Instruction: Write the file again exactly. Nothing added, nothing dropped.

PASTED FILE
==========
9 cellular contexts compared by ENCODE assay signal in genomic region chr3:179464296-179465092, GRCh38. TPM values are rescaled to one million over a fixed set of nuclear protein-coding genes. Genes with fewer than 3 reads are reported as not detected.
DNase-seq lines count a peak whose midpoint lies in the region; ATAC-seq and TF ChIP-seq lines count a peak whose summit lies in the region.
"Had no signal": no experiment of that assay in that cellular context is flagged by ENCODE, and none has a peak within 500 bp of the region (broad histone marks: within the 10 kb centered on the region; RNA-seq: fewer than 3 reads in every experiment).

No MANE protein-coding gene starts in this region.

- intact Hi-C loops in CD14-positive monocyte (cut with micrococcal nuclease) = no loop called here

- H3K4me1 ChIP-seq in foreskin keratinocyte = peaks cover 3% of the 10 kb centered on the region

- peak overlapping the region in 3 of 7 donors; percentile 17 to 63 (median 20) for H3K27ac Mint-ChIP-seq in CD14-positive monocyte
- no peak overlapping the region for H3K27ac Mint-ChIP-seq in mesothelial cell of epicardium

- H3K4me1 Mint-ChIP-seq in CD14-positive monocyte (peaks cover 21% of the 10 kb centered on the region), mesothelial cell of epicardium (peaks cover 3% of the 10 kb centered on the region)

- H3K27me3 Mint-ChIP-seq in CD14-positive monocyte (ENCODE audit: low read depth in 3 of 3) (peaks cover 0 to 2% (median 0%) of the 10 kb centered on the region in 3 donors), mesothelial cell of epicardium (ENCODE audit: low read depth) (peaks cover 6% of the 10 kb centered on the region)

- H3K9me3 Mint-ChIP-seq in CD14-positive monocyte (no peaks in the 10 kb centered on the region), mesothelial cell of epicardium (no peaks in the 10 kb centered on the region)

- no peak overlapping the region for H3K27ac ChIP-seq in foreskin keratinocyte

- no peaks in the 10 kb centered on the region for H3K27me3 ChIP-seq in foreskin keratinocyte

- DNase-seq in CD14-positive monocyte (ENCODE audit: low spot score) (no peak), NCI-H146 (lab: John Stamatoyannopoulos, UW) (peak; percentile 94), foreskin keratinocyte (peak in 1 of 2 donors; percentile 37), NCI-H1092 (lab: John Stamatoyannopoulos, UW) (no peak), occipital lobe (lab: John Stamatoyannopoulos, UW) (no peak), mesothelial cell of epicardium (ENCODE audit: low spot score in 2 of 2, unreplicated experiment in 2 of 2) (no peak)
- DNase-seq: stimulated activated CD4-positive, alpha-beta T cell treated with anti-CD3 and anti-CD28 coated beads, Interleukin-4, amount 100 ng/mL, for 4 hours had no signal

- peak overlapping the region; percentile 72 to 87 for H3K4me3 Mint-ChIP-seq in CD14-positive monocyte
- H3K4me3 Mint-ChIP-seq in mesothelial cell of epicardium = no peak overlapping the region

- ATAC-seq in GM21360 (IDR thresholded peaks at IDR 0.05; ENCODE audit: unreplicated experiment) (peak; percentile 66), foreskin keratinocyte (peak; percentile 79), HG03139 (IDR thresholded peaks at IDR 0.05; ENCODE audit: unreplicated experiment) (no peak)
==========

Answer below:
9 cellular contexts compared by ENCODE assay signal in genomic region chr3:179464296-179465092, GRCh38. TPM values are rescaled to one million over a fixed set of nuclear protein-coding genes. Genes with fewer than 3 reads are reported as not detected.
DNase-seq lines count a peak whose midpoint lies in the region; ATAC-seq and TF ChIP-seq lines count a peak whose summit lies in the region.
"Had no signal": no experiment of that assay in that cellular context is flagged by ENCODE, and none has a peak within 500 bp of the region (broad histone marks: within the 10 kb centered on the region; RNA-seq: fewer than 3 reads in every experiment).

No MANE protein-coding gene starts in this region.

- intact Hi-C loops in CD14-positive monocyte (cut with micrococcal nuclease) = no loop called here

- H3K4me1 ChIP-seq in foreskin keratinocyte = peaks cover 3% of the 10 kb centered on the region

- peak overlapping the region in 3 of 7 donors; percentile 17 to 63 (median 20) for H3K27ac Mint-ChIP-seq in CD14-positive monocyte
- no peak overlapping the region for H3K27ac Mint-ChIP-seq in mesothelial cell of epicardium

- H3K4me1 Mint-ChIP-seq in CD14-positive monocyte (peaks cover 21% of the 10 kb centered on the region), mesothelial cell of epicardium (peaks cover 3% of the 10 kb centered on the region)

- H3K27me3 Mint-ChIP-seq in CD14-positive monocyte (ENCODE audit: low read depth in 3 of 3) (peaks cover 0 to 2% (median 0%) of the 10 kb centered on the region in 3 donors), mesothelial cell of epicardium (ENCODE audit: low read depth) (peaks cover 6% of the 10 kb centered on the region)

- H3K9me3 Mint-ChIP-seq in CD14-positive monocyte (no peaks in the 10 kb centered on the region), mesothelial cell of epicardium (no peaks in the 10 kb centered on the region)

- no peak overlapping the region for H3K27ac ChIP-seq in foreskin keratinocyte

- no peaks in the 10 kb centered on the region for H3K27me3 ChIP-seq in foreskin keratinocyte

- DNase-seq in CD14-positive monocyte (ENCODE audit: low spot score) (no peak), NCI-H146 (lab: John Stamatoyannopoulos, UW) (peak; percentile 94), foreskin keratinocyte (peak in 1 of 2 donors; percentile 37), NCI-H1092 (lab: John Stamatoyannopoulos, UW) (no peak), occipital lobe (lab: John Stamatoyannopoulos, UW) (no peak), mesothelial cell of epicardium (ENCODE audit: low spot score in 2 of 2, unreplicated experiment in 2 of 2) (no peak)
- DNase-seq: stimulated activated CD4-positive, alpha-beta T cell treated with anti-CD3 and anti-CD28 coated beads, Interleukin-4, amount 100 ng/mL, for 4 hours had no signal

- peak overlapping the region; percentile 72 to 87 for H3K4me3 Mint-ChIP-seq in CD14-positive monocyte
- H3K4me3 Mint-ChIP-seq in mesothelial cell of epicardium = no peak overlapping the region

- ATAC-seq in GM21360 (IDR thresholded peaks at IDR 0.05; ENCODE audit: unreplicated experiment) (peak; percentile 66), foreskin keratinocyte (peak; percentile 79), HG03139 (IDR thresholded peaks at IDR 0.05; ENCODE audit: unreplicated experiment) (no peak)